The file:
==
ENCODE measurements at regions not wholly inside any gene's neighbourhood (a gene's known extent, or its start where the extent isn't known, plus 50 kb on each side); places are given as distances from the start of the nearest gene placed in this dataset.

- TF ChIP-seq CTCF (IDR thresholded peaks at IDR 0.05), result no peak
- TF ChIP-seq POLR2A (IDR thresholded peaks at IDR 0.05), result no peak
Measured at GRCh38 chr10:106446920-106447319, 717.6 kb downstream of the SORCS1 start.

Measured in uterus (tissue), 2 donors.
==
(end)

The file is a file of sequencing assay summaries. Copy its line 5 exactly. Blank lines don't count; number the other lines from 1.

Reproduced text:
Measured in uterus (tissue), 2 donors.